2024-01-22| Trials & Approvals

FDA’s Boxed Warning Highlights Low Calcium Dangers with Prolia

by Sinead Huang
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The U.S. Food and Drug Administration (FDA) has added a significant warning to the prescribing information for Amgen’s drug Prolia, designed to treat bone loss. The newly introduced boxed warning emphasizes the heightened risk of severely low calcium levels in specific patient groups. This regulatory action follows a comprehensive review initiated by the FDA in 2022, focusing on patients with advanced chronic kidney disease, especially those undergoing dialysis, and their use of Prolia.

Related article: Amgen Faces Class Action Lawsuit for Concealing $10.7 Billion Tax Bill to Manipulate Stock Price

Thorough Examination Prompts FDA Warning for Prolia

The FDA’s decision to issue a boxed warning stems from a thorough examination of 25 cases documented between July 2010 and May 2021. The investigation specifically targeted the risk of very low blood calcium levels associated with Prolia usage in individuals with advanced chronic kidney disease. Boxed warnings are the most stringent cautions issued by the FDA, signaling potential serious side effects linked to a drug. In this case, the emphasis is on the risk of low calcium levels, a critical health concern.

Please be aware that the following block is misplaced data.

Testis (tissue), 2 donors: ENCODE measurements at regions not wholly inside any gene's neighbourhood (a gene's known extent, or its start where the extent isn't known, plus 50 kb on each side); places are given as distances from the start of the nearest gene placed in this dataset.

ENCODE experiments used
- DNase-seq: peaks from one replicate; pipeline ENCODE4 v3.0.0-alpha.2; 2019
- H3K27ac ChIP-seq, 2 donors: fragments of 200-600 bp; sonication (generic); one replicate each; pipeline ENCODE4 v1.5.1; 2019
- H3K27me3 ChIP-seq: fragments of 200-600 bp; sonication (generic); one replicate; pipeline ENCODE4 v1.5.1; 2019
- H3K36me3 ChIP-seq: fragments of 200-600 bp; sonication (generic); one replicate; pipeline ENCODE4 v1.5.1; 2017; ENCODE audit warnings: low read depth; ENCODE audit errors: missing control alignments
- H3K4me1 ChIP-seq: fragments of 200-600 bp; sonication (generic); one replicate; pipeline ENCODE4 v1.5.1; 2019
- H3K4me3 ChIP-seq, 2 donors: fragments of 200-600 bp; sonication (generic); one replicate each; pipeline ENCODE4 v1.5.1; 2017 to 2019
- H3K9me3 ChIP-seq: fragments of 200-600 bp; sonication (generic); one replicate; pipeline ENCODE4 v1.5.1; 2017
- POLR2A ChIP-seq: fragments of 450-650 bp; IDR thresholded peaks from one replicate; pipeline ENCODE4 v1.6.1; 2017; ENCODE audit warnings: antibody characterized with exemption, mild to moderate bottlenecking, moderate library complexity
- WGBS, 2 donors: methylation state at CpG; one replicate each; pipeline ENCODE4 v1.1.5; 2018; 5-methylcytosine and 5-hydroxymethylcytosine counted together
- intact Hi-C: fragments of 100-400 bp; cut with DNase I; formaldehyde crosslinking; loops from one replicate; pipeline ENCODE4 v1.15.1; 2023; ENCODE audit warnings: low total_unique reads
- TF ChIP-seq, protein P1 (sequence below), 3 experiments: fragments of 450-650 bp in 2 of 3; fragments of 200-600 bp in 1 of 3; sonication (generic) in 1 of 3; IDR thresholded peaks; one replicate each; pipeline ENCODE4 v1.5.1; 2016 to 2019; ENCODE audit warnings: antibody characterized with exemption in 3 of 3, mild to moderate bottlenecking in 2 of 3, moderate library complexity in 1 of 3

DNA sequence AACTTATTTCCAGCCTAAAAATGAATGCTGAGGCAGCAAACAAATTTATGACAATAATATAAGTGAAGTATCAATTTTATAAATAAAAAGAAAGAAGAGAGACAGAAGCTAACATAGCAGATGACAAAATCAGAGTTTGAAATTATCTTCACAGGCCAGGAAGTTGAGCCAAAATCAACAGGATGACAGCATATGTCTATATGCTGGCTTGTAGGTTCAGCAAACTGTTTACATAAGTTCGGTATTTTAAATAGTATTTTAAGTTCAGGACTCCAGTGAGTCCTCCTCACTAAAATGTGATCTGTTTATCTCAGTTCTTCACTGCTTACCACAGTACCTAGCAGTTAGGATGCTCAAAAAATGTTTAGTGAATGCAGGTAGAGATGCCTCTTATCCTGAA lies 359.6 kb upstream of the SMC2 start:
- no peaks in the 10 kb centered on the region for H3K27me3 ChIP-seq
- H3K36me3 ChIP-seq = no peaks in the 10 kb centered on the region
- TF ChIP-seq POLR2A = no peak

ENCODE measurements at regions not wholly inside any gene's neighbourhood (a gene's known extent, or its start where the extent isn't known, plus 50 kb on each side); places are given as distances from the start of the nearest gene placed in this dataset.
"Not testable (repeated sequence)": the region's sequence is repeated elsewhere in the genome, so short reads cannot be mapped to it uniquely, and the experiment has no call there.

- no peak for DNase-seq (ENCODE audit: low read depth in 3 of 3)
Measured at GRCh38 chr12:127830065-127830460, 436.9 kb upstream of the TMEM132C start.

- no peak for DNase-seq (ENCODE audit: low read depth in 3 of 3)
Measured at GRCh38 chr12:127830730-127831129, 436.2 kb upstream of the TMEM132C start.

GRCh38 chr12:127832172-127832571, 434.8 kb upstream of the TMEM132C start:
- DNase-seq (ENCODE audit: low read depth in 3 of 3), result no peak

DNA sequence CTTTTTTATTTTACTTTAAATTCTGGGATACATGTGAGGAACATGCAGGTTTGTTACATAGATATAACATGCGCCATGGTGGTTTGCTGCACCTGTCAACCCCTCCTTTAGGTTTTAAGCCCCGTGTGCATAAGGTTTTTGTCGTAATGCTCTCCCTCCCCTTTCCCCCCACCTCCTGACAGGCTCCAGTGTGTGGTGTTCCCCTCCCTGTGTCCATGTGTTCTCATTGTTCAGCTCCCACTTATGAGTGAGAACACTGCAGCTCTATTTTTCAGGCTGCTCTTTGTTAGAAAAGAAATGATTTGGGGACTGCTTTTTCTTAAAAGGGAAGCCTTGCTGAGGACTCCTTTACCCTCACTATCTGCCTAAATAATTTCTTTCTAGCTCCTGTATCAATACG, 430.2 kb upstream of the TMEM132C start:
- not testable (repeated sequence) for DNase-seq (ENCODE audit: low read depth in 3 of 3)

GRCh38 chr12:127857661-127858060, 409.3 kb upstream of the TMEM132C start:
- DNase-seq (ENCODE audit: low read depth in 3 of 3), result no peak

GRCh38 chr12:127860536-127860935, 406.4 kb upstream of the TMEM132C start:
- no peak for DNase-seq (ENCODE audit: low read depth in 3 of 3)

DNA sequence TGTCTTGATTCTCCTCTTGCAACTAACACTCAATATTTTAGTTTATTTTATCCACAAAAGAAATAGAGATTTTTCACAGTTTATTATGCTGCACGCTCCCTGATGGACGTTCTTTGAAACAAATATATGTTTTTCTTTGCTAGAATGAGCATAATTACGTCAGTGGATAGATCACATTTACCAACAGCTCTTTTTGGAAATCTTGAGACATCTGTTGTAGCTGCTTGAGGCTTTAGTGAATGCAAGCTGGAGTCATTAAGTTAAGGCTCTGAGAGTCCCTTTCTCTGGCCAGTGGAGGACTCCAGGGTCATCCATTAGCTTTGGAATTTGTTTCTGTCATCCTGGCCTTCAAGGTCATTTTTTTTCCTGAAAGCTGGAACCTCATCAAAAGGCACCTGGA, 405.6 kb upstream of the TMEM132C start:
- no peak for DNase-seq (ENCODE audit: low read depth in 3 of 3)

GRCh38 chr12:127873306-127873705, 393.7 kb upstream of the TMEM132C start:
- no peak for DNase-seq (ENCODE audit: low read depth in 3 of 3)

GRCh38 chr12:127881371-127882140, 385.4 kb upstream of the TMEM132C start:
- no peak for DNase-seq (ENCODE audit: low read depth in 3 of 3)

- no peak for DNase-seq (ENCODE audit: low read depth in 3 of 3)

Upcoming Patent Expiry and FDA Caution Impact Amgen’s Prolia

Amgen’s Prolia, initially approved in 2010 for treating bone loss in postmenopausal women, later gained approval for use in both men and women at high risk of fractures. Despite its efficacy, the drug faces a notable commercial development as it is scheduled to lose its U.S. patent in February of the upcoming year. The FDA’s boxed warning comes at a crucial juncture, impacting Prolia, which reported total third-quarter sales of $986 million. The cautionary measures are essential to ensure patient safety and guide healthcare professionals in prescribing decisions.

The warning aligns Prolia with other drugs addressing bone loss or osteoporosis, such as Merck’s Fosamax and Amgen’s Xgeva and Evenity. These medications already include safety information cautioning against their prescription to patients with kidney disease. Given that kidney disease often results in low calcium levels, the use of these drugs in affected individuals could lead to severe injury or, in extreme cases, death. The FDA’s move underscores the importance of informed and cautious prescribing practices, especially for drugs with potential risks in specific patient populations.

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